Celebrating Burns 2021

Today all of Scotland, and across the globe, people will be celebrating with suppers of haggis, tatties and neeps the birth of Robert Burns, born in Alloway in Ayrshire on this day in 1759. Robert Burns, also known familiarly as Rabbie Burns, the National Bard, Bard of Ayrshire and the Ploughman Poet and various other names and epithets, was a Scottish poet and lyricist. He is widely regarded as the National poet of Scotland.

Burns may well have come to Dundonald, and we know that his father William Burns, did for a year or so come and give worship at Dundonald Parish church up until late November 1752 whilst employed as a gardener and living in cottage by the walled garden at Fairlie Estate nearby. Robert Burns’ aunt married a carpenter on the estate and the poet stayed at their cottage for some time.

In 1843, a Free Church was established in Dundonald overseen by the Rev Thomas Burns, a nephew of the poet. And in the churchyard here in Dundonald can be found the grave of the Rev. Dr. Robert Duncan – Minister of Dundonald 1783-1815, who is the ‘Duncan deep’ in the Burns’ poem ‘The Twa Herds; or The Holy Tulyle, An Unco Mournfu’ Tale’ where he penned a none-too-flattering satire about the fire and brimstone preachers in and around Ayrshire at the time, after hearing two ministers squabbling loudly in the street in Kilmarnock.  This was thought to have been written when he worked as a ploughman at Mossgeil Farm near Mauchline.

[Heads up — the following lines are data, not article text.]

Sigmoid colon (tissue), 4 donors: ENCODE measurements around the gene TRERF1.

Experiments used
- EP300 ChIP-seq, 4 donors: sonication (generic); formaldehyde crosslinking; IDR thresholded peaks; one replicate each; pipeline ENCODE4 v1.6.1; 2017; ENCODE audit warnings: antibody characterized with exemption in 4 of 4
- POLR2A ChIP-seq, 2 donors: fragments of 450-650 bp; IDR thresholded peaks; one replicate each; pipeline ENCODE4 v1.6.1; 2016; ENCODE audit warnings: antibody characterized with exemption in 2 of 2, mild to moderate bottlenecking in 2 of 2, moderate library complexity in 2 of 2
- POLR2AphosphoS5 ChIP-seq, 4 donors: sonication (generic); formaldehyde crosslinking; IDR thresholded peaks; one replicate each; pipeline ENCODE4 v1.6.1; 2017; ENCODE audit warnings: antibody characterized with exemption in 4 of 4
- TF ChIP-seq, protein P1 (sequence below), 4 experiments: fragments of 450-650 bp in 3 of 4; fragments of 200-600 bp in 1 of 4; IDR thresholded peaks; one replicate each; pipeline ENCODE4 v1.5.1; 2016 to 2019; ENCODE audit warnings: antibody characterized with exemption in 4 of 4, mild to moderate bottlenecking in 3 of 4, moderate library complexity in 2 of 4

We’ll raise a toast to Robert Burns and wish you a Happy Burns Night 2021.

“A’ ye wha tent the gospel fauld,

Thee Duncan deep, an’ Peebles shaul’,

But chiefly great apostle Auld,

We trust in thee,

That thou wilt work them hot an’ cauld

Till they agree! “